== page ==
He writes: “Initially the layout used just two box files and recreated a well known micro layout plan called ‘Carl’s Exports’ and in its initial stages was featured on Carl’ website in January 2008. The layout is loosely set in the area south of Kings Lynn in the heart of the Fens.
“The current layout is the length of four standard box files, three are scenic and one is a cassette fiddle yard. I use the box files so the lids still close as this keeps the dust off and as the layout is based in our spare bedroom it can be easily stored when we have visitors.”
It is not uncommon for modellers to have more than one project going at a time. Paul Love from Pennsylvania, USA, is no exception. He sent in some photos of his current projects. From Paul: “They are two Inglenooks with an added siding on each one, one to the round table (top photo) and one to the boiler house. Both baseboards are 48″ long. The one with the turntable is 13″ wide and the other is 8” wide. These are joined by a 36′ X 3′ covered “Tunnel” that runs behind a bookcase that sets between the shelves. Both are not yet finished.”
We look forward to new updates, Paul, as you progress!
MICRO ON EXHIBIT
Chuck Perrucci, who has contributed to the site on a few occasions, sends a note on his latest creation he calls Winter’s Sawmill. Chuck writes: “I built this layout for the yearly open house at the Sellersville Museum. They have a trains and trolley exhibit each November. This layout is 18×48 inches and features my only brass collection of plantation engines imported from Japan in the 1960’s. They run really great for their age. The log buggies are Riverosi. The Water cars are from Mantua, the flat cars are from Roundhouse and last but not least the caboose is from Kadee.”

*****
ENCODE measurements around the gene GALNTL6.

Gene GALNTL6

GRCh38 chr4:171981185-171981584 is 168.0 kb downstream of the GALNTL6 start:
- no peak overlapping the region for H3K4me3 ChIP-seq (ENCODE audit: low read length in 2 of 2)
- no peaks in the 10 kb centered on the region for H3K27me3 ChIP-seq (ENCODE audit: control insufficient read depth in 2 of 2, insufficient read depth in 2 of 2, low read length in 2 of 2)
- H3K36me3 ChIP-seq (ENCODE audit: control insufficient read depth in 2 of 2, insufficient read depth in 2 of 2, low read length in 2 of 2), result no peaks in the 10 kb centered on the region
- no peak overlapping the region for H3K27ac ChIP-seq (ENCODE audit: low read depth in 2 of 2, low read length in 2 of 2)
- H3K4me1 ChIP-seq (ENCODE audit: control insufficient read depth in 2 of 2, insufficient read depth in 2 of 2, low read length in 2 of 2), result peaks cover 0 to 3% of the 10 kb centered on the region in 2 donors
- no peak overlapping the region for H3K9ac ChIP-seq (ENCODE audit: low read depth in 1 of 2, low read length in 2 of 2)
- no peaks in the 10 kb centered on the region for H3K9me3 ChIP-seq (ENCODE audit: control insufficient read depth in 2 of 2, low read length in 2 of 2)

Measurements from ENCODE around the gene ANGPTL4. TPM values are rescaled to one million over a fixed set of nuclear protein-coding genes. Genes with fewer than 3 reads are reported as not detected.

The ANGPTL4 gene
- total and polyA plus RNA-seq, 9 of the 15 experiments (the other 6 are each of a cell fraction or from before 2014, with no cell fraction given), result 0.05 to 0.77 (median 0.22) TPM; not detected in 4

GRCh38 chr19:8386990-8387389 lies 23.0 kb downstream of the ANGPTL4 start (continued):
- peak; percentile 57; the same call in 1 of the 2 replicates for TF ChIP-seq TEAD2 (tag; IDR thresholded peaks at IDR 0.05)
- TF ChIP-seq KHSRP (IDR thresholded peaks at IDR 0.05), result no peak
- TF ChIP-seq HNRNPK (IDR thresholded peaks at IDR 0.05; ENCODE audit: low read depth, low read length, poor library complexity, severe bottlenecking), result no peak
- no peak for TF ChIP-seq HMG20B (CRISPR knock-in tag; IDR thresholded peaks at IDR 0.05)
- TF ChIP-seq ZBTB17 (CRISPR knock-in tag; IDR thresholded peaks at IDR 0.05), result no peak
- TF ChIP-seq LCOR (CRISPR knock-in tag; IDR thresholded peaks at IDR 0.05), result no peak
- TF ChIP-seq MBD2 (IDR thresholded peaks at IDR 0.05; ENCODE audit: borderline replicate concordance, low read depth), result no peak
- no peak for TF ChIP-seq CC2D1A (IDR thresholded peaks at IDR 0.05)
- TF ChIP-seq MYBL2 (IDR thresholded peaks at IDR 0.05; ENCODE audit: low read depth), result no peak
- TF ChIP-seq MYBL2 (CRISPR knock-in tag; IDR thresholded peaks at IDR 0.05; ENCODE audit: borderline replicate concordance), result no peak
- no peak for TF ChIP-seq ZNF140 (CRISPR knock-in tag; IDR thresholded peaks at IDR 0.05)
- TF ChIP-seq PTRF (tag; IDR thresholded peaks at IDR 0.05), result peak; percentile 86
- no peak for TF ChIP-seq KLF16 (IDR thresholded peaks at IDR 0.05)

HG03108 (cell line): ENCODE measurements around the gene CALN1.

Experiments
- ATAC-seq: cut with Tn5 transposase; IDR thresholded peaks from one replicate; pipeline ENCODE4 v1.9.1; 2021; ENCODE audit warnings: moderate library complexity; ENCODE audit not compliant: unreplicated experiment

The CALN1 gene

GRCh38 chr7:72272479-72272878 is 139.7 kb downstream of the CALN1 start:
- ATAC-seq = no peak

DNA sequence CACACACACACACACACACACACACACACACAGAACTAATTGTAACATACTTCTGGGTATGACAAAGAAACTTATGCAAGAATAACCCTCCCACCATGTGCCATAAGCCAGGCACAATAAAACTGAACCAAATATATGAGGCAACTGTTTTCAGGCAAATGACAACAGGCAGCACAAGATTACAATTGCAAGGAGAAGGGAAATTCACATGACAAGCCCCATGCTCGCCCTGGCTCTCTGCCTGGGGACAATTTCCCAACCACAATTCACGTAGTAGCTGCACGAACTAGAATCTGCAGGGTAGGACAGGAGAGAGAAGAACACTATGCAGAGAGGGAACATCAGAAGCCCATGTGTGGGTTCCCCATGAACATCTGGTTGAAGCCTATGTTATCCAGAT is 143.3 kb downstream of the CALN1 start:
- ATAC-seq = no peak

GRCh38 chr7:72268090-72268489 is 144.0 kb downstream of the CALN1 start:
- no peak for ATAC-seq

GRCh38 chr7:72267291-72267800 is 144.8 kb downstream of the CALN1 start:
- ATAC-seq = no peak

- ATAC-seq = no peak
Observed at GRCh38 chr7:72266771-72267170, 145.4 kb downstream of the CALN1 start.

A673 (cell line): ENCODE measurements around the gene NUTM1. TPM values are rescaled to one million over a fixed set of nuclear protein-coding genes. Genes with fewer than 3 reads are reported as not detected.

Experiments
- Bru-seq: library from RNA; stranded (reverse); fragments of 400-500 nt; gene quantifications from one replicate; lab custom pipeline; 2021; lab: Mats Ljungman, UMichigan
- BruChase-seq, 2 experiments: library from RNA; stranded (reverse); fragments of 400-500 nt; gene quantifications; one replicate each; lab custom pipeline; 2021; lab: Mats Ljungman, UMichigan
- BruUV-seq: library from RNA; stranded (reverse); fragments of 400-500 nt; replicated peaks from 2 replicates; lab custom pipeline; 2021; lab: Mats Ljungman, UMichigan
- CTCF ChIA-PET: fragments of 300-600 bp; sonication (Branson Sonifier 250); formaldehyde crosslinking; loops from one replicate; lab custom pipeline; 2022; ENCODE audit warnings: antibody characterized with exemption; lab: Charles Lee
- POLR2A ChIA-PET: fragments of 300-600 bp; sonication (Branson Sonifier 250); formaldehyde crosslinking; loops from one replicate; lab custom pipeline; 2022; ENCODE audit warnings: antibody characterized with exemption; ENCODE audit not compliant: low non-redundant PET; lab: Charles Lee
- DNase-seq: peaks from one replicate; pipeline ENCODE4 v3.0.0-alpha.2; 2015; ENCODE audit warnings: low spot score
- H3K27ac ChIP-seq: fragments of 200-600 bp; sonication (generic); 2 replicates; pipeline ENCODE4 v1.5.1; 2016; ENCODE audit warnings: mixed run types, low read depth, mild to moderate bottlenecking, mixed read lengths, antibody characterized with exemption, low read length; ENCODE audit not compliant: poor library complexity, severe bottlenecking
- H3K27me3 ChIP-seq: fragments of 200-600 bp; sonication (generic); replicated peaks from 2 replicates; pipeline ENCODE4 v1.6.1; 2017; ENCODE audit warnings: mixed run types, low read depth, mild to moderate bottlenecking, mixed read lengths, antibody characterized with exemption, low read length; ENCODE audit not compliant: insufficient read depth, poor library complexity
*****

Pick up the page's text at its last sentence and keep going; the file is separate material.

A RAILROAD REPURPOSED
Nick Haskell sends in some photos of a project that has changed in purpose over the course of its construction. Originally intended as a stand-alone switching yard, the layout is now tied into Nick’s larger layout, and is no longer a switching yard, but is instead a diesel yard. Nick continues: “You’ll also see a trolley line that surrounds it. I tried for a while to keep all of this on the same plane, but to do that, I’d need much better track laying skills than I have. So, instead, I separated the elevations of heavy and light rail—which worked out fine.”
A unique feature (at least to the editor) of this layout is the clever use and detailing of the sector plate, which blends right into the scene. Nick adds: “The sector plate works fine. Its operated by a hand throw mechanism, mostly hidden in a small building, which I’ve detailed to be a sand shed.
“I still have buildings and scenery to add, but you can see the intent – a diesel yard in the heart of town. This has been a fun project on several levels – starting with laying out the switch yard and scratch building the sector plate, followed by the real test – will locos actually do what I am “asking” them to in this configuration – the answer is yes!. The next big challenge was connecting this area to my main line, which I did through a viaduct, which runs out of view next to the sector plate. Getting the various vertical and horizontal conditions aligned has required some head scratching, but I like it now that it works. Next step will be to set this area up on a separate circuit, as I’ve figured out, this district pulls allot of power – even with locos just sitting! Most of the buildings and structures are scratch built, but one built is a Bar Mills another a Downtown Deco, and a few more Bar Mills to follow to fill in real estate. The sand tower, fuel tank yard, and fueling and watering towers are scratchbuilt too.”